the business aspect of teachingBy Dr. Paul Jerard, E-RYT 500

When or if, you want to become a Yoga teacher – would you be thinking of litigation, business, and Yoga? The old saying, “the truth hurts,” applies to legality, ethics, and teaching Yoga. You can always “bury your head in the sand” and hope that you are never involved in a legal battle. After all, what kind of a student would sue his or her Yoga teacher? Doctors must ask each other this question every day. Sorry, but denial will not help you in a court of law.

Instead of denying the obvious, you can take action, by learning how the law applies to your Yoga business. You can also start creating policies that protect your students, and insure that you are giving quality Yoga instruction for the rest of your life.

It has been said that “Knowledge is Power,” and this could never be more true than when it comes down to knowing the “Letter of the Law.” Just like when a Yoga student first learns to develop his or her awareness from Yoga and meditation practice – Yoga teachers must develop an awareness of legality, as it pertains to their Yoga businesses.



For the average teacher, the thought of litigation, as a result of a student entering his or her Yoga class, is depressing. Many teachers and interns pursue the rewarding career of teaching Yoga as “Good Samaritans.” Yoga teachers are very often generous with their time, effort, and services.

It is “heartbreaking” for me to tell “giving people,” with the best of intentions, that they can be sued at any time. In this climate of litigation, anyone, even a Yoga teacher, can have a lawsuit filed against them. Defending yourself, in a court of law, can and does, create physical, spiritual, mental, and financial exhaustion.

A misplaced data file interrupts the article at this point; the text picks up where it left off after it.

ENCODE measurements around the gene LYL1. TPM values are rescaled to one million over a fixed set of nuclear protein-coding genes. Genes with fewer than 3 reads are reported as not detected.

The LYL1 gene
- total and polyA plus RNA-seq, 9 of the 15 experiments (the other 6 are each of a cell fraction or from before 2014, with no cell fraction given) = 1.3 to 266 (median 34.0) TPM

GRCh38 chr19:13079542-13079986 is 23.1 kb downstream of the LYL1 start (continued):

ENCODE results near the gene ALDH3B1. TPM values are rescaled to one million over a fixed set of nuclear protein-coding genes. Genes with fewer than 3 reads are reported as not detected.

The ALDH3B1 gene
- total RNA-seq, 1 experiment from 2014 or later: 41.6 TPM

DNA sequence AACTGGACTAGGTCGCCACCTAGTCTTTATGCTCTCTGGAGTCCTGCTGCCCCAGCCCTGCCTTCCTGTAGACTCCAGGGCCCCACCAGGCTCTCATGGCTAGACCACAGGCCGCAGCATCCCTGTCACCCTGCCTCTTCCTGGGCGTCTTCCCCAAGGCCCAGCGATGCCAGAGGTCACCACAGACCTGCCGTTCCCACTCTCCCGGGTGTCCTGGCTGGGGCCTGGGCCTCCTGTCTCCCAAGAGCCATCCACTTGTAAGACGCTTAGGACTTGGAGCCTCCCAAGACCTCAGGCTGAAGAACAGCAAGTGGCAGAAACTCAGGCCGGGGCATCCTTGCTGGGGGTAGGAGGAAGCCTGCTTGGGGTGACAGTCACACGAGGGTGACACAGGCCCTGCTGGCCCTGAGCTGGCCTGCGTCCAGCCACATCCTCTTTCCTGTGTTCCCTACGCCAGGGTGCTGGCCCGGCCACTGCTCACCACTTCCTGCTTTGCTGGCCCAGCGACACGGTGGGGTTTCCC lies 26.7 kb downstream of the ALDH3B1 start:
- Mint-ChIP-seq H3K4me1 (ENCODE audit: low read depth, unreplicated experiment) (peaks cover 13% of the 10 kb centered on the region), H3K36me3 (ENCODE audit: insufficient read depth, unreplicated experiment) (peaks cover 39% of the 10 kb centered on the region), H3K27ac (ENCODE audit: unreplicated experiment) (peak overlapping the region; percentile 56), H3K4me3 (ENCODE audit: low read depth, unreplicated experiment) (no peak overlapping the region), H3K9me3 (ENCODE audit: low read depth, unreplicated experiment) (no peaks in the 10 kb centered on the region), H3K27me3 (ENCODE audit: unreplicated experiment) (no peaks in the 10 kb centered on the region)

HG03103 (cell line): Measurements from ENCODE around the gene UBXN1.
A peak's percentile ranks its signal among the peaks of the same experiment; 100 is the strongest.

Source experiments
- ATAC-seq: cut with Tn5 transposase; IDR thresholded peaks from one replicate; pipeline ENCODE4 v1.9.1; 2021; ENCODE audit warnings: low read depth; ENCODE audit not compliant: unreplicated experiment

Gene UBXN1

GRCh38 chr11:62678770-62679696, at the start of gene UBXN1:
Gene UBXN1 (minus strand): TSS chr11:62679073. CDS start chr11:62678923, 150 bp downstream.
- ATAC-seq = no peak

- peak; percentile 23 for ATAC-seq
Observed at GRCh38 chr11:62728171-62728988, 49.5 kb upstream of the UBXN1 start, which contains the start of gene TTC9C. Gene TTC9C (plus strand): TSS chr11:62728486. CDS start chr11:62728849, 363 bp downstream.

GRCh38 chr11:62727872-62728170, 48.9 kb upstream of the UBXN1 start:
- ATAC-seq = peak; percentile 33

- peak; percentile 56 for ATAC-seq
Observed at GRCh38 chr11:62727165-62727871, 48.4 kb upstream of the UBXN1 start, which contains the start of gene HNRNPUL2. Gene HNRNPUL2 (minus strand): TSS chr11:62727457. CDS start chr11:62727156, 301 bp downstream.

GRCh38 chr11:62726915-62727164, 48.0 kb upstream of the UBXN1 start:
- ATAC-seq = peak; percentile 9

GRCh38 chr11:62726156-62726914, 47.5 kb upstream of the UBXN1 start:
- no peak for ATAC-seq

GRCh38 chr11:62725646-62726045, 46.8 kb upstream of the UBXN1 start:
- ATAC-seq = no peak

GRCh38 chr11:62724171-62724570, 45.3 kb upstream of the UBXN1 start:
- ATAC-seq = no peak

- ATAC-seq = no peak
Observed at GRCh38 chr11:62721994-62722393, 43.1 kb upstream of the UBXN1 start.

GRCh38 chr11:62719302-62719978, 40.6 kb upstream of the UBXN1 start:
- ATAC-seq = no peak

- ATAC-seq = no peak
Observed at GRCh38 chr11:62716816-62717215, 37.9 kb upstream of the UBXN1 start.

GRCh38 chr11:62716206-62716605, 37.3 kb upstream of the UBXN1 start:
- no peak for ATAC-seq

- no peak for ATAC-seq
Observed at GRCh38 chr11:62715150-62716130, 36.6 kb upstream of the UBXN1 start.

As a result of this reality, this requires protective action on the part of all Yoga teachers. Look at this as a prevention program and a compliment to your current liability insurance policy. “I didn’t know,” will not save any of us from the wrath of the law. If you think teaching is not a business, you may have to explain that to a judge and jury.

Review your liability insurance and your release forms. Most teachers should have their attorney review their release forms. The days of a simple one page waiver form are over. A documented health questionnaire may help you to prevent a sudden legal catastrophe. This is not required, but serves as a tangible document to know each student a little better.

Just remember that a potential Yoga student has the legal right to refuse to fill out a questionnaire, if they so desire. You also have a right to refuse to teach someone who is a threat to your business. When students refuse to inform you about their pre-existing health conditions, this leaves you “flying blind,” when teaching Yoga classes to students whose current health condition is a mystery.

Therefore, always mention contraindications for asanas. It would be prudent to have an information packet, with contraindications, and prenatal warnings included. You could also include a slip for students to sign, which indicates that they have read, and understand, that Yoga can be a risk for some health conditions.

Lastly, it is better to lose a potential student, than to teach one at the risk of his or her health.

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